The $1099 V220 looks impressive on a desk, with its 15-inch screen; thick, fashionably grooved case; and wide, chrome keyboard accent panel with round cooling fan grille. The case is 2.2 inches tall at the back thanks to rear peg feet, which give the touchpad-equipped keyboard a nice typing slant. The V220 weighs in at a hefty 8.7 pounds not counting the power adapter, which weighs over a pound by itself.
You get a full set of laptop connections--including FireWire--for the price, all sensibly placed and easy to reach. However, the optical drive is limited to a DVD-ROM and CD-RW combo drive, not the increasingly standard DVD burner most laptops now offer.
Like most budget laptops, the V220 does not offer much in the way of multimedia. The built-in speakers have a narrow range of volume. However, it's easy to upgrade--important if you want to add more RAM or a bigger hard drive. You'll need a screwdriver to reach the 60GB hard drive or the single under-keyboard memory slot.
The V220 is not a bad performer for an inexpensive laptop, but it didn't blaze any new trails, either. It lasted a little over 2 hours in our battery tests, and its WorldBench 5 score of 61 lagged two other notebooks we've tested with the 2.8-GHz Pentium 4 processor and 512MB of RAM by an average of 6 percent.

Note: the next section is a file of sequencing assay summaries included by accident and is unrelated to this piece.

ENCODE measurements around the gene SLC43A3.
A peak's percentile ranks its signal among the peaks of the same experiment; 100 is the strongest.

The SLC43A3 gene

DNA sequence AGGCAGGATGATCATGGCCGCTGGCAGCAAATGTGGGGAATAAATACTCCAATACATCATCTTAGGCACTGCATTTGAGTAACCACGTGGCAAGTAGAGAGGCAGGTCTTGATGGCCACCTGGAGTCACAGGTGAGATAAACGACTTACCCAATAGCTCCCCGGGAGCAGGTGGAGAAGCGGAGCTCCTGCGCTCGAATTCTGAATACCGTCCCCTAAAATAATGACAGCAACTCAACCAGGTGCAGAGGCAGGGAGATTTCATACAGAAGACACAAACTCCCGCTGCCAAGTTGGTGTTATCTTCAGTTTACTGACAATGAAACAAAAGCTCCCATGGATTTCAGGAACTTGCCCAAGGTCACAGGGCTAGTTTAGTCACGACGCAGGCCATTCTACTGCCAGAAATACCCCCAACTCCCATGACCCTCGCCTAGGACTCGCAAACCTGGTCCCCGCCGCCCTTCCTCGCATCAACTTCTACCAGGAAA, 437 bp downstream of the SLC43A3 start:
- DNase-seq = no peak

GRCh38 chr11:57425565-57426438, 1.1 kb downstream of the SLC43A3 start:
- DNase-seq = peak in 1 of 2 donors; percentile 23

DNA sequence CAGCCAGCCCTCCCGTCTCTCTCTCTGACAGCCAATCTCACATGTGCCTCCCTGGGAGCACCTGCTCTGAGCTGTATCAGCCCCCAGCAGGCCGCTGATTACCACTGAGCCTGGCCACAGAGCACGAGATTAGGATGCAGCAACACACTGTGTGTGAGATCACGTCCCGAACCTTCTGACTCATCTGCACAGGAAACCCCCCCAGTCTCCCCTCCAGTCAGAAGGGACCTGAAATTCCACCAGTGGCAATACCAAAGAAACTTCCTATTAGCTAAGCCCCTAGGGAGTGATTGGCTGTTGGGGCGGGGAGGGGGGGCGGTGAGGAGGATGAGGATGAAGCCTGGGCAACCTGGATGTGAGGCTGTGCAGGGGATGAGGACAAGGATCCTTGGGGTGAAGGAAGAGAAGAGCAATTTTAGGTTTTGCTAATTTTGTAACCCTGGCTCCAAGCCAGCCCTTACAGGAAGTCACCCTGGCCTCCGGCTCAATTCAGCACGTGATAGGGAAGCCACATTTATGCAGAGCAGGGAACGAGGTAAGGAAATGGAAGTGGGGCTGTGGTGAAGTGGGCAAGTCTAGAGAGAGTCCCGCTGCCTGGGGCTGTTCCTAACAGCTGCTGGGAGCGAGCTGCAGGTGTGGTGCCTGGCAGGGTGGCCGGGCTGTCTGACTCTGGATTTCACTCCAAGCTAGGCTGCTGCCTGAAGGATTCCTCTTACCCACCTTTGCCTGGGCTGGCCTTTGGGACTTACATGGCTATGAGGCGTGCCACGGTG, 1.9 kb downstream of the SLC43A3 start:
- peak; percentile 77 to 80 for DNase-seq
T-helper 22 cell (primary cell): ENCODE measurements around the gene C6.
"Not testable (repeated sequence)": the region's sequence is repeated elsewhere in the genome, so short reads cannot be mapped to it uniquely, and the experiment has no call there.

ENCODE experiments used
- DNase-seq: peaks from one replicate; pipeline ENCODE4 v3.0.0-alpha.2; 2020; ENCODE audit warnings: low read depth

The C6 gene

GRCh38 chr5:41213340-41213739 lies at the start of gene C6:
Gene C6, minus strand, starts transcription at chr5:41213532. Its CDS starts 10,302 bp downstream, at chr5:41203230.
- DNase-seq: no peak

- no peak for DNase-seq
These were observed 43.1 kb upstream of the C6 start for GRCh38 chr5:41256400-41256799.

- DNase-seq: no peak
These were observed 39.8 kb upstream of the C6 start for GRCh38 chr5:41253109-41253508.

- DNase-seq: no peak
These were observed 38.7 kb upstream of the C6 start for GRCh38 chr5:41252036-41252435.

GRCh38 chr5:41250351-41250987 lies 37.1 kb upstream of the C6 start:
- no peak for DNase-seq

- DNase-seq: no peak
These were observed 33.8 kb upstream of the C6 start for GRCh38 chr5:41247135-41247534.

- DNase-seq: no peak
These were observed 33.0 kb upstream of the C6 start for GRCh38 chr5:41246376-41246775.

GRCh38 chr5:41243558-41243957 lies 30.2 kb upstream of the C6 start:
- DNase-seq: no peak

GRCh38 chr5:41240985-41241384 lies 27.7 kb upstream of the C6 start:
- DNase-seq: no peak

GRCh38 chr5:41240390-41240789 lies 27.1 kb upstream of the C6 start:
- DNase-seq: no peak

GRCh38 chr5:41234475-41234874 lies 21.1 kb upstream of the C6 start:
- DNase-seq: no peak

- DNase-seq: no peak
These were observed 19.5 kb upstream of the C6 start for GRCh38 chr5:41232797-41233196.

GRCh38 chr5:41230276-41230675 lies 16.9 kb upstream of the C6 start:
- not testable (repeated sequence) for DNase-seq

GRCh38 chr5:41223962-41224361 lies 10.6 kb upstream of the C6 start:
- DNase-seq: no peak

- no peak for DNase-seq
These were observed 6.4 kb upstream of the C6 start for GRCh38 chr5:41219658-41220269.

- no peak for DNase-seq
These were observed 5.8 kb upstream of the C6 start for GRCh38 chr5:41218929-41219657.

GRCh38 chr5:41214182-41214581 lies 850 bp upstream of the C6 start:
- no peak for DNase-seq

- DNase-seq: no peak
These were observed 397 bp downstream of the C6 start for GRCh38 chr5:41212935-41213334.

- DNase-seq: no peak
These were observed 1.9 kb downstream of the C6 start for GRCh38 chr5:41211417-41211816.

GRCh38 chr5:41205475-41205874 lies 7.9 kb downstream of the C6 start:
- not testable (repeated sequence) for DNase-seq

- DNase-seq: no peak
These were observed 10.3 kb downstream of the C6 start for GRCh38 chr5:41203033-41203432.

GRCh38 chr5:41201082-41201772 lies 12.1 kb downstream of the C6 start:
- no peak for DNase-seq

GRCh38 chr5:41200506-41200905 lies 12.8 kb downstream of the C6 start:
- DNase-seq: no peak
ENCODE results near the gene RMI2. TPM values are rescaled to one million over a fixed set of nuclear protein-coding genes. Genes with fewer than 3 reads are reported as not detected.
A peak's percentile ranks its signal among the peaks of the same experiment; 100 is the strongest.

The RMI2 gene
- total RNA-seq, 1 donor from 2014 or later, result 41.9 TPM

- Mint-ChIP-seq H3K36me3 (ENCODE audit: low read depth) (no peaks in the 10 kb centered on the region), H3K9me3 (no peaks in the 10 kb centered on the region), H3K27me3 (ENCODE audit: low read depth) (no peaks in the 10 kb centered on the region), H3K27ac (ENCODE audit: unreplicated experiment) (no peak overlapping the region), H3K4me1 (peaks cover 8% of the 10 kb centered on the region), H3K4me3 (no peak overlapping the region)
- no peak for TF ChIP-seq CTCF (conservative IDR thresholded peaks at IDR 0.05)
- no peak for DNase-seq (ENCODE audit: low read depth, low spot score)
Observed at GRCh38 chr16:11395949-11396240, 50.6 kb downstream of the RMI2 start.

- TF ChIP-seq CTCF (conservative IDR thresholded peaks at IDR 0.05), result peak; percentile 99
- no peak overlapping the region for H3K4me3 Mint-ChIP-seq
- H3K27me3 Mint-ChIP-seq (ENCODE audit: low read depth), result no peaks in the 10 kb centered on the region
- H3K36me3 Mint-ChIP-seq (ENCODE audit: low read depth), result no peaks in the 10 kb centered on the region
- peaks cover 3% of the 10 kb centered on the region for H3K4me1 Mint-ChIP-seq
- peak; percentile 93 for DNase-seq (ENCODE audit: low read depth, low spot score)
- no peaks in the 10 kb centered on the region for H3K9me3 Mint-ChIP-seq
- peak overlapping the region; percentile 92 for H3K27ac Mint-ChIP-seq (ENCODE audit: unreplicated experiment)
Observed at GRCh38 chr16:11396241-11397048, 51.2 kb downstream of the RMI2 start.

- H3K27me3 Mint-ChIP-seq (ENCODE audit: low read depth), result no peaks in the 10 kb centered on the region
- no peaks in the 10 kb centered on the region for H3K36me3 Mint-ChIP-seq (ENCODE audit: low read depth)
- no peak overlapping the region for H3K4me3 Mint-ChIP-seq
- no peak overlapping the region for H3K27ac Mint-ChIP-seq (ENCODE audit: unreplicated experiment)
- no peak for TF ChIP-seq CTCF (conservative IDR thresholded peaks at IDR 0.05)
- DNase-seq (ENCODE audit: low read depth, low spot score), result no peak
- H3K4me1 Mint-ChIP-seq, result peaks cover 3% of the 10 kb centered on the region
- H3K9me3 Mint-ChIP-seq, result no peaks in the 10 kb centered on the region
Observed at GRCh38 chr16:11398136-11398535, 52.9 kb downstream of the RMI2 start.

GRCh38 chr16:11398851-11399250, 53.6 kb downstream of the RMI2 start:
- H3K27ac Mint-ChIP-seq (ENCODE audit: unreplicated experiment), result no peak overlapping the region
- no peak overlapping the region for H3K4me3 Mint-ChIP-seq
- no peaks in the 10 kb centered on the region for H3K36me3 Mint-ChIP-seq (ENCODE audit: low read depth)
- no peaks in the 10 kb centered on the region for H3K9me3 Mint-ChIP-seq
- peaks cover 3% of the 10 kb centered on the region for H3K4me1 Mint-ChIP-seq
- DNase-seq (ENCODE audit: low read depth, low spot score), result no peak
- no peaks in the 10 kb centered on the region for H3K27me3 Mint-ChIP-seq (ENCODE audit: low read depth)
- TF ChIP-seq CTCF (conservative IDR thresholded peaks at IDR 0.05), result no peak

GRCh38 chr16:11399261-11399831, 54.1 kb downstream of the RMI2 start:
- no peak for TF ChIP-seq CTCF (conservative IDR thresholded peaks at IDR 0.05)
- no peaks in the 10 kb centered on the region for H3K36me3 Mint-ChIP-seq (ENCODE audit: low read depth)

Joining the rest of the PC industry in cutting costs, WinBook has pared down its once-superior printed user manual to a thin reference that mostly points readers to the Windows Help and Support Center. Fortunately, the hard-drive reference is chock-full of helpful information.
The $1099 WinBook V220 would make a handsome, capable home laptop for a budget watcher.
WorldBench 5 score of 61, 2.8-GHz Pentium 4 processor, 512MB of DDR333 SDRAM, Windows XP Home, 15-inch screen, 60GB hard drive, DVD-ROM and CD-RW combo drive, built-in V.92 modem and 10/100 ethernet, 802.11g, touchpad pointing device, 9.9-pound weight (including AC adapter and phone cord). One-year parts and labor warranty, 13-hour weekday and 7-hour weekend toll-free support.